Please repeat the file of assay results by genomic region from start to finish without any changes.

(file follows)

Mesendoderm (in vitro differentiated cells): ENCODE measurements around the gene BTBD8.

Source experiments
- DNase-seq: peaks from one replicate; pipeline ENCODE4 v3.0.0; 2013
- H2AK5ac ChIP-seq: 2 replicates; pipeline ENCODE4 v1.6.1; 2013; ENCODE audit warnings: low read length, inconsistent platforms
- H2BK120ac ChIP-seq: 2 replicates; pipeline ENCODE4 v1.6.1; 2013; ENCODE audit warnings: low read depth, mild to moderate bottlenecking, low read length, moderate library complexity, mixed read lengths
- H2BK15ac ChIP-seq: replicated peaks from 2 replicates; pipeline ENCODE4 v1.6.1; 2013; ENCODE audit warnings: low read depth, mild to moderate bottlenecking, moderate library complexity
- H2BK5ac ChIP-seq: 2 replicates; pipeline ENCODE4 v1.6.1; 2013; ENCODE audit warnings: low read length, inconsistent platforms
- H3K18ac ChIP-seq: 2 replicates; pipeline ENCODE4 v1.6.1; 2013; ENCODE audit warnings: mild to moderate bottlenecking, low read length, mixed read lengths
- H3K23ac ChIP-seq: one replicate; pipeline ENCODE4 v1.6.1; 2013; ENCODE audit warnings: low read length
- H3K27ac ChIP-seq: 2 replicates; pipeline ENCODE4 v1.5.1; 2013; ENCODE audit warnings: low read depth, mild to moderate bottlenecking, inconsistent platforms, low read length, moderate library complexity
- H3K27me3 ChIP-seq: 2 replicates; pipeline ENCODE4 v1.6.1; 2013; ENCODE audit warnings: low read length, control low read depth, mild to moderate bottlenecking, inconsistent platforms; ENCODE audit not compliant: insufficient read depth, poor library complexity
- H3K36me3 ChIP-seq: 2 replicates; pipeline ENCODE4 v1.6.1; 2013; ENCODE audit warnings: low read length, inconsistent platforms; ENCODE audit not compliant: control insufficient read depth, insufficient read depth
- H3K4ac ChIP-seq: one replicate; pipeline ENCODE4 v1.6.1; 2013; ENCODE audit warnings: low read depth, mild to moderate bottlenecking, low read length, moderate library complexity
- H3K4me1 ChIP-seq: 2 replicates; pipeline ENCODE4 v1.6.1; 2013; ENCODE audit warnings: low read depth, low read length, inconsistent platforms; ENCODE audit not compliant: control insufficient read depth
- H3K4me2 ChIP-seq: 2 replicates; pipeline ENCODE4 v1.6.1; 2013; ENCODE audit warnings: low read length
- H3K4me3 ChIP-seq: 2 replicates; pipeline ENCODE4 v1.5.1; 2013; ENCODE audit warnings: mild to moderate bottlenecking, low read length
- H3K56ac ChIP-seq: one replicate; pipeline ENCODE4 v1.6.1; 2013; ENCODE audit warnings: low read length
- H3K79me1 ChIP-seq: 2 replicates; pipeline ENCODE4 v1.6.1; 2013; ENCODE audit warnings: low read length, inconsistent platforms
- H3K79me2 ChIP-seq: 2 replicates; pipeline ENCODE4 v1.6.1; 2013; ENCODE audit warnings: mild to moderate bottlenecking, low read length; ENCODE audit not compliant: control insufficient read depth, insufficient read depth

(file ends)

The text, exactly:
Mesendoderm (in vitro differentiated cells): ENCODE measurements around the gene BTBD8.

Source experiments
- DNase-seq: peaks from one replicate; pipeline ENCODE4 v3.0.0; 2013
- H2AK5ac ChIP-seq: 2 replicates; pipeline ENCODE4 v1.6.1; 2013; ENCODE audit warnings: low read length, inconsistent platforms
- H2BK120ac ChIP-seq: 2 replicates; pipeline ENCODE4 v1.6.1; 2013; ENCODE audit warnings: low read depth, mild to moderate bottlenecking, low read length, moderate library complexity, mixed read lengths
- H2BK15ac ChIP-seq: replicated peaks from 2 replicates; pipeline ENCODE4 v1.6.1; 2013; ENCODE audit warnings: low read depth, mild to moderate bottlenecking, moderate library complexity
- H2BK5ac ChIP-seq: 2 replicates; pipeline ENCODE4 v1.6.1; 2013; ENCODE audit warnings: low read length, inconsistent platforms
- H3K18ac ChIP-seq: 2 replicates; pipeline ENCODE4 v1.6.1; 2013; ENCODE audit warnings: mild to moderate bottlenecking, low read length, mixed read lengths
- H3K23ac ChIP-seq: one replicate; pipeline ENCODE4 v1.6.1; 2013; ENCODE audit warnings: low read length
- H3K27ac ChIP-seq: 2 replicates; pipeline ENCODE4 v1.5.1; 2013; ENCODE audit warnings: low read depth, mild to moderate bottlenecking, inconsistent platforms, low read length, moderate library complexity
- H3K27me3 ChIP-seq: 2 replicates; pipeline ENCODE4 v1.6.1; 2013; ENCODE audit warnings: low read length, control low read depth, mild to moderate bottlenecking, inconsistent platforms; ENCODE audit not compliant: insufficient read depth, poor library complexity
- H3K36me3 ChIP-seq: 2 replicates; pipeline ENCODE4 v1.6.1; 2013; ENCODE audit warnings: low read length, inconsistent platforms; ENCODE audit not compliant: control insufficient read depth, insufficient read depth
- H3K4ac ChIP-seq: one replicate; pipeline ENCODE4 v1.6.1; 2013; ENCODE audit warnings: low read depth, mild to moderate bottlenecking, low read length, moderate library complexity
- H3K4me1 ChIP-seq: 2 replicates; pipeline ENCODE4 v1.6.1; 2013; ENCODE audit warnings: low read depth, low read length, inconsistent platforms; ENCODE audit not compliant: control insufficient read depth
- H3K4me2 ChIP-seq: 2 replicates; pipeline ENCODE4 v1.6.1; 2013; ENCODE audit warnings: low read length
- H3K4me3 ChIP-seq: 2 replicates; pipeline ENCODE4 v1.5.1; 2013; ENCODE audit warnings: mild to moderate bottlenecking, low read length
- H3K56ac ChIP-seq: one replicate; pipeline ENCODE4 v1.6.1; 2013; ENCODE audit warnings: low read length
- H3K79me1 ChIP-seq: 2 replicates; pipeline ENCODE4 v1.6.1; 2013; ENCODE audit warnings: low read length, inconsistent platforms
- H3K79me2 ChIP-seq: 2 replicates; pipeline ENCODE4 v1.6.1; 2013; ENCODE audit warnings: mild to moderate bottlenecking, low read length; ENCODE audit not compliant: control insufficient read depth, insufficient read depth